Earlier this month, he told Israeli reporters that the Obama administration has not made it clear to Iran that it could use force to prevent a nuclear-armed Iran. He then said that the U.S. Armed Forces could bomb Iran’s nuclear program “back to zero.”

Sen. Corker stated:

You can destroy facilities. I don’t think any military expert in the United States or elsewhere would say the U.S. military is not capable to setting Iran’s nuclear facilities back to day zero,

Can we eliminate it forever? No, because any advanced industrialized country can develop nuclear weapons in four to seven years, from zero. But we can set them back to day zero.

That is music to the ears of Prime Minister Netanyahu, and the timing of next week’s visit is not coincidental.

The Prime Minister and President Barack Obama are desperately campaigning against and for the deal, respectively.

Media continue to report more evidence that the deal is full of holes and that Iran already is has taken moves to get around it, such as the report Thursday that it has built an addition to its Parchin nuclear facility.

However, party loyalty usually is paramount to intellectual honesty. New York Democratic Sen. Charles Schumer came out against the deal and promptly faced a campaign prevent him from becoming the next party leader in the Senate to succeed retiring Sen. Harry Reid, who backs the deal.

Even Tennessee Republican Sen. Bob Corker admits that Obama will win. He told The Tennessean:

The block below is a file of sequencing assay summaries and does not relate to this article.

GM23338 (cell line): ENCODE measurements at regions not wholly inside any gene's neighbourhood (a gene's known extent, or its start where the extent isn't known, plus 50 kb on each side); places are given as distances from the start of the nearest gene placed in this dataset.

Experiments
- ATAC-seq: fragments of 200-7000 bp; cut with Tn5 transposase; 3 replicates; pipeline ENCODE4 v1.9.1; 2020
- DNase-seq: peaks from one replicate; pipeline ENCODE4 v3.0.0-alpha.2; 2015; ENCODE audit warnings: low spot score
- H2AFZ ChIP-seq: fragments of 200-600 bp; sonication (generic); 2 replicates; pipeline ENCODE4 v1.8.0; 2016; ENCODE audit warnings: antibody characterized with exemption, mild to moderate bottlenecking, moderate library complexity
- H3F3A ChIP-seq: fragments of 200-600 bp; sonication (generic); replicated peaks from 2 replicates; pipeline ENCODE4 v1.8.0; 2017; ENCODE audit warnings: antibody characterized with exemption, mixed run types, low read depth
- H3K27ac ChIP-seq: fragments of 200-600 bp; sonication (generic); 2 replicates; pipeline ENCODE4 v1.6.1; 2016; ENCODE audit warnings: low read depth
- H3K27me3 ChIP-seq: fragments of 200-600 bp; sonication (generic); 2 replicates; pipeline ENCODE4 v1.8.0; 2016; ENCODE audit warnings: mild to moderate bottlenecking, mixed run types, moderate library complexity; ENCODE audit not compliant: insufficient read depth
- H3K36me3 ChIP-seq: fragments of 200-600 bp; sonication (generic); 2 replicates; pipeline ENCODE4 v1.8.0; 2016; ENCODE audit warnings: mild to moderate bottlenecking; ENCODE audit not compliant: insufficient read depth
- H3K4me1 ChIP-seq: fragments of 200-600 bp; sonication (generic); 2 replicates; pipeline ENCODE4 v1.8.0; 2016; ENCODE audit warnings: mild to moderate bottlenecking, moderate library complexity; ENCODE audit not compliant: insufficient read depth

Understand that at this moment it looks very unlikely that we’ll have a veto-proof majority to disapprove, but I know we’re going to have a bipartisan majority that will disapprove.

The Hill reported that President Obama lacks only five out of 15 undecided Democratic senators to prevent a veto-proof majority against the agreement.

Tzvi Ben-Gedalyahu

Israeli-Style Security Measures Launched at US Theater Chains

Thursday, August 20th, 2015

At least two movie theater chains in the United States have begun to use Israeli-style security measures to keep their guests safe.

The Regal Entertainment Group launched its policy of checking bags of guests as they enter its theaters around America this week.

The move comes in the wake of an attack this week in Nashville, Tennessee, when a man with a hatchet, pepper spray and a pellet gun attacked a family of three inside a movie theater before police arrived and finally shot him dead.

Two weeks ago, another man went on a rampage inside a movie theater in Lafayette, Louisiana. He shot and killed two people, wounded nine others and then turned the gun on himself during a screening of the film, “Trainwreck.”

Also this month, Colorado movie theater murderer James Holmes was sentenced by a jury to life in prison for slaughtering 12 people and wounding 70 others at a midnight premier three years ago.